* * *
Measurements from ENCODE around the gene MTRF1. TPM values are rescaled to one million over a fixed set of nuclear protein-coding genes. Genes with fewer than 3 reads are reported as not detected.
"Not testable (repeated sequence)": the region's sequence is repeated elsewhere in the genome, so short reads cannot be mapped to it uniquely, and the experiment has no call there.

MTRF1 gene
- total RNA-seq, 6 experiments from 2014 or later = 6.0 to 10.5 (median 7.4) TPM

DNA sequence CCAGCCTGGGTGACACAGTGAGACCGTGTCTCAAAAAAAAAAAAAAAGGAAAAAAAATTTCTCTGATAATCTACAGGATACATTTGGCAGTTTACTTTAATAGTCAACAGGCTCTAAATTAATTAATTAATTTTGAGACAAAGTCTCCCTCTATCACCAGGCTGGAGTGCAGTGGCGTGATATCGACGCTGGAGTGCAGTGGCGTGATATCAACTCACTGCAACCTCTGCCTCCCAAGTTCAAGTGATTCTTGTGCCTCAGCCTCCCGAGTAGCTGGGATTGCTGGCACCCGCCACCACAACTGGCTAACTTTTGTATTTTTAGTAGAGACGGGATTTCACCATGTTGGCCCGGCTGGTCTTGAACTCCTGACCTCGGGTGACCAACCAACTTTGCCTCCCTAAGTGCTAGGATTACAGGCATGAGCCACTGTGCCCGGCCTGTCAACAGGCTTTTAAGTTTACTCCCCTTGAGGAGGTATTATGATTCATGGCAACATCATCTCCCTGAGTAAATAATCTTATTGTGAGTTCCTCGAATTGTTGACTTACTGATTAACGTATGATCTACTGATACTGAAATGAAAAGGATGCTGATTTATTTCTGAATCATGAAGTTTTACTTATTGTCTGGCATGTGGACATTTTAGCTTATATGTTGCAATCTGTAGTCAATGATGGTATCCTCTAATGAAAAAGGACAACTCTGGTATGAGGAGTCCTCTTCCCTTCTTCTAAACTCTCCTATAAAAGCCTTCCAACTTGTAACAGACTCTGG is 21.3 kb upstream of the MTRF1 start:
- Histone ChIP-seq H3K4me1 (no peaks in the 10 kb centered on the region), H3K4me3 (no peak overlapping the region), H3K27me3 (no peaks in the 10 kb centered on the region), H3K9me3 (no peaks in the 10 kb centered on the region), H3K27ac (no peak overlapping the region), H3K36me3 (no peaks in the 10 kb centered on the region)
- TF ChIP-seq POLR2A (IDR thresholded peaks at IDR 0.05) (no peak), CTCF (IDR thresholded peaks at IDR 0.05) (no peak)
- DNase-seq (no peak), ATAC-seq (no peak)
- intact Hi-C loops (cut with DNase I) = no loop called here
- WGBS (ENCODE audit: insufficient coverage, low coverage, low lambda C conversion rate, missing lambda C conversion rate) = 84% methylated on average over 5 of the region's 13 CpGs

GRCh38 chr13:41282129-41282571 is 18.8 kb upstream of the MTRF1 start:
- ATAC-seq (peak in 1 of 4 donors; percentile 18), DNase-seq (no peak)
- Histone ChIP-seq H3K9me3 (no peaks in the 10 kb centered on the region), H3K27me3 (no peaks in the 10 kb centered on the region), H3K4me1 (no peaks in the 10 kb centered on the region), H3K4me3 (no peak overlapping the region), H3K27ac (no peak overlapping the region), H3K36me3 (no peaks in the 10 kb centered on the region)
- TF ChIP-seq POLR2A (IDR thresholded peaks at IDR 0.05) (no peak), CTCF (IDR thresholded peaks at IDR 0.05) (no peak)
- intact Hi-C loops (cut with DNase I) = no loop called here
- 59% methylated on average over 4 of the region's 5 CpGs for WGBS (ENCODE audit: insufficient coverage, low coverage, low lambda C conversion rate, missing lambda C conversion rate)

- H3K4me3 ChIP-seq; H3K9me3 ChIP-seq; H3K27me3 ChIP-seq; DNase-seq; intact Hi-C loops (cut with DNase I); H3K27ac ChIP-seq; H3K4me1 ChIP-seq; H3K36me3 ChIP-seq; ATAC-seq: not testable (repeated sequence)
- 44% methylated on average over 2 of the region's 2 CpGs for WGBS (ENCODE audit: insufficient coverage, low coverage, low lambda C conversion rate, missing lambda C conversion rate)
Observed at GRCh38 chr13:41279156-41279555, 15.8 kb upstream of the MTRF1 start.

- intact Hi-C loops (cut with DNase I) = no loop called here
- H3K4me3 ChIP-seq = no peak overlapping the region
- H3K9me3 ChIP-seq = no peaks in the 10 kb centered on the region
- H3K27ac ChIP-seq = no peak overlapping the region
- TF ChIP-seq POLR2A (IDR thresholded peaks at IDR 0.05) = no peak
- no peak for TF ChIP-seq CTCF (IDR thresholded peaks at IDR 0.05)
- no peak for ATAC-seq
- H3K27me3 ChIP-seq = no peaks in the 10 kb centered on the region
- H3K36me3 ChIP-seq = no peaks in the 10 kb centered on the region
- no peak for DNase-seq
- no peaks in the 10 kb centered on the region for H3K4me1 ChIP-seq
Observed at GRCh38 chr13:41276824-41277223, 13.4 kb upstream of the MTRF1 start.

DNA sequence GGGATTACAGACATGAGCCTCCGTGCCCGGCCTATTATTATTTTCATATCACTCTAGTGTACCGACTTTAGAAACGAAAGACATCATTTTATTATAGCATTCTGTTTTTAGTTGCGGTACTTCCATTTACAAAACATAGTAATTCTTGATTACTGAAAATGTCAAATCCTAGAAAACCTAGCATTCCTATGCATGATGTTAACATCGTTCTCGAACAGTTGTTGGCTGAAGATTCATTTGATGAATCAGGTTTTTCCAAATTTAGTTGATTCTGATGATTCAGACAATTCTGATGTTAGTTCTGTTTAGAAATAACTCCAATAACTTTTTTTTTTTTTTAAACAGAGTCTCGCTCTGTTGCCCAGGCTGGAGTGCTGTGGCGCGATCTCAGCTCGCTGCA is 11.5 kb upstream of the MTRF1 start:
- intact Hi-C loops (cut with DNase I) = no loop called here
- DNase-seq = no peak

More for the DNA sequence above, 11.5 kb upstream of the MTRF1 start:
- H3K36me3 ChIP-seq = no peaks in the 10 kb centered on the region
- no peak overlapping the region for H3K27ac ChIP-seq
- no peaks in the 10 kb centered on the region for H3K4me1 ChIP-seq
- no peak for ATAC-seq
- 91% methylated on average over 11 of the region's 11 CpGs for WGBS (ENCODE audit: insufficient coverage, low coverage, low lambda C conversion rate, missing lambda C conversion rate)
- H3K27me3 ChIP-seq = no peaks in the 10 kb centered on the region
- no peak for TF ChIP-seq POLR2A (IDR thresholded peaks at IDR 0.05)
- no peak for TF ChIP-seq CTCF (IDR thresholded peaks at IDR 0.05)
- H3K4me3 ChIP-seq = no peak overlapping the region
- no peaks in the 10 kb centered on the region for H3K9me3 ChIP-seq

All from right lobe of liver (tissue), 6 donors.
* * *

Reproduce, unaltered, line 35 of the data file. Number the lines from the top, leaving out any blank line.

More for the DNA sequence above, 11.5 kb upstream of the MTRF1 start: